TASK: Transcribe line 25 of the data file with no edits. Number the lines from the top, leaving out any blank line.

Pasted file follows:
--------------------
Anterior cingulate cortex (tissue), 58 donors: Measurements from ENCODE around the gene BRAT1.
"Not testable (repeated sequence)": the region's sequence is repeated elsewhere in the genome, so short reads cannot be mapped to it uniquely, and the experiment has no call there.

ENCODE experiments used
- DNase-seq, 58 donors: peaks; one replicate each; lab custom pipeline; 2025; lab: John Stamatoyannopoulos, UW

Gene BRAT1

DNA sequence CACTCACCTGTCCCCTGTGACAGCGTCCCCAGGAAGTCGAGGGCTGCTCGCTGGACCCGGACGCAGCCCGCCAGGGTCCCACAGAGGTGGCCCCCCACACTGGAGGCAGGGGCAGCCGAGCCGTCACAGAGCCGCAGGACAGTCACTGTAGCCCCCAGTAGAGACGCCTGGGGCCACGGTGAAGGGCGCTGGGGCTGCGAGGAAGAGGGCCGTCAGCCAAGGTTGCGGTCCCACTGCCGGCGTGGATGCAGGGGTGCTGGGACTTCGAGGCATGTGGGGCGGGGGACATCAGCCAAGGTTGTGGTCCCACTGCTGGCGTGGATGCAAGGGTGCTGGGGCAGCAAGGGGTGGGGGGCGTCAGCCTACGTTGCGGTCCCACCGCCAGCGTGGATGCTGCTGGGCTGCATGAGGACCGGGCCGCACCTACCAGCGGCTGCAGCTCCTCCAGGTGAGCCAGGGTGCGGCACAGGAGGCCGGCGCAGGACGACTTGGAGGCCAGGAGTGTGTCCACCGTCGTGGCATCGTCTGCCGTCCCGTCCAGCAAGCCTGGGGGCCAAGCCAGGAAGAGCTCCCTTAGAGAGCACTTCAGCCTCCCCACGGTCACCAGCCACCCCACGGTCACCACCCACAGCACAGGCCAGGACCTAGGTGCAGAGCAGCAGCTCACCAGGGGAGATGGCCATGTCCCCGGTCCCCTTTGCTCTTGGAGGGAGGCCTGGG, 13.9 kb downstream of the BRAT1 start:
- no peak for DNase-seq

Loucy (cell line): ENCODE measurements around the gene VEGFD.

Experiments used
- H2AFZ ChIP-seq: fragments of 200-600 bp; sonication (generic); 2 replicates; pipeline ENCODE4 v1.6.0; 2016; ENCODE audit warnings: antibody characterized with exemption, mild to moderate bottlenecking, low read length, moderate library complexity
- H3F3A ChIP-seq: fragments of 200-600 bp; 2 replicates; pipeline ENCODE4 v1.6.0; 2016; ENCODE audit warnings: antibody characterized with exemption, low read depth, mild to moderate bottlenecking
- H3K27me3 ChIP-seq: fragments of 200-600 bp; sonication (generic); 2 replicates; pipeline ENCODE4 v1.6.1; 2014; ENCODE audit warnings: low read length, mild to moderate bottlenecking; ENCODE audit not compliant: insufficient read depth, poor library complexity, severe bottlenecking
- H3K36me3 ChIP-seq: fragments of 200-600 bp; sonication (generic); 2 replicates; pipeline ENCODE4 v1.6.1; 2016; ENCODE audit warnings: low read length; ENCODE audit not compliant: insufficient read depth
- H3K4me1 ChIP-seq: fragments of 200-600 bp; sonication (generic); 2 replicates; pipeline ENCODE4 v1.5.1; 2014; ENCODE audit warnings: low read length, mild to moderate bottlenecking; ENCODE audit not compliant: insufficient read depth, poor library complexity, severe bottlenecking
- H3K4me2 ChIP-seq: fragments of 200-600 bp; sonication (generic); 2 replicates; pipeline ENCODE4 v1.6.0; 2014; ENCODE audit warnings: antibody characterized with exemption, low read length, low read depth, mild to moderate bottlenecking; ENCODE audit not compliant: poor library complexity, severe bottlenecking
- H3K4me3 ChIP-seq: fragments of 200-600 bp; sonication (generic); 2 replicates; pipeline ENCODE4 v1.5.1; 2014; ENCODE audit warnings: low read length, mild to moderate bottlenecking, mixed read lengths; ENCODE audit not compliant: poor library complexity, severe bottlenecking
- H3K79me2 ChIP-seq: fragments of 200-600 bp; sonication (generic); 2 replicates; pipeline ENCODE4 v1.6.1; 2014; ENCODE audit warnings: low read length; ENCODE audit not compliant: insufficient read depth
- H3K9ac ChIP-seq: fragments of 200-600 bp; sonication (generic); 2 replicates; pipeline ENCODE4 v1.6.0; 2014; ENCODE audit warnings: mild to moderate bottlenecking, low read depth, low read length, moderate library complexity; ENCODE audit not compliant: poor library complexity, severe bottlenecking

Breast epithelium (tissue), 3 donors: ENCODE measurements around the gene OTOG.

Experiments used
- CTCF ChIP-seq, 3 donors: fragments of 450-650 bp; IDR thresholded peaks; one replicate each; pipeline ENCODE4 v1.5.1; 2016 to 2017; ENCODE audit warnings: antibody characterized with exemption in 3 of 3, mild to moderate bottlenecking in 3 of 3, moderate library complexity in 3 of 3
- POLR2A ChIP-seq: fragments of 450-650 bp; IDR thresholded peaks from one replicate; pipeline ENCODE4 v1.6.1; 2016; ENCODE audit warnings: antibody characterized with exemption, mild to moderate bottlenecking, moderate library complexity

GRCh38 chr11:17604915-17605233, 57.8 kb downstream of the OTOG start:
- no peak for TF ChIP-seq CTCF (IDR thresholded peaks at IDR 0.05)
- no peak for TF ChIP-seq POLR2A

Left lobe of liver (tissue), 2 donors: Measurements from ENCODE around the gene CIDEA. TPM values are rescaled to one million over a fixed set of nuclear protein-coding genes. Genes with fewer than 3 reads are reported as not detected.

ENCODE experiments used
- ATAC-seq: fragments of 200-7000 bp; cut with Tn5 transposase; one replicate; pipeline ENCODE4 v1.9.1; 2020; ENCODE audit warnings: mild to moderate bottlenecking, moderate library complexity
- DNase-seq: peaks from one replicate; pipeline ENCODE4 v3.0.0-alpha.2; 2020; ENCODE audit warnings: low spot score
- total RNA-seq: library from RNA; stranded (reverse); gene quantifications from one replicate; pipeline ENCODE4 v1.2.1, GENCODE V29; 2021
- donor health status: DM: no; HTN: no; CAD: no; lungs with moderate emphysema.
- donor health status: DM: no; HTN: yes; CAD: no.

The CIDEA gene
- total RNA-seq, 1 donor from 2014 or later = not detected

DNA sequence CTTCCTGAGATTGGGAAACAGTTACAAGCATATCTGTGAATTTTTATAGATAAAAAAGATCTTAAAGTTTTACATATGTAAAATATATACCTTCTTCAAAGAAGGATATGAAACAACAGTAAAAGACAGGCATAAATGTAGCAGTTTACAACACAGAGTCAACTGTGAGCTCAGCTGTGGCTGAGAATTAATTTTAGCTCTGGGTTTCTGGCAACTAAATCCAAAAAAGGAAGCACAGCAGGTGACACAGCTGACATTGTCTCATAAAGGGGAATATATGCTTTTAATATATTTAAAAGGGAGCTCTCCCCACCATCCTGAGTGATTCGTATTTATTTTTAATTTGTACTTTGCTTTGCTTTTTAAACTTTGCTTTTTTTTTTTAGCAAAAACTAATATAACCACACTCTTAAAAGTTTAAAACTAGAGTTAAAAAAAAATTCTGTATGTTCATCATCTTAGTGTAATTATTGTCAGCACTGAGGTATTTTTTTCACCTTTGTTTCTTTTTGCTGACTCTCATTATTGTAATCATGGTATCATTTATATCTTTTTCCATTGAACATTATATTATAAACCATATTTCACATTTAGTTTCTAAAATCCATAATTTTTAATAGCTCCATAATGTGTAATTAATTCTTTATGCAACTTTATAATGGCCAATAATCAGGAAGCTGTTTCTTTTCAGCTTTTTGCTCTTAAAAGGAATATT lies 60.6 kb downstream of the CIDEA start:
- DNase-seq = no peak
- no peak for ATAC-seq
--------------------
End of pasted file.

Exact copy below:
- no peak for TF ChIP-seq POLR2A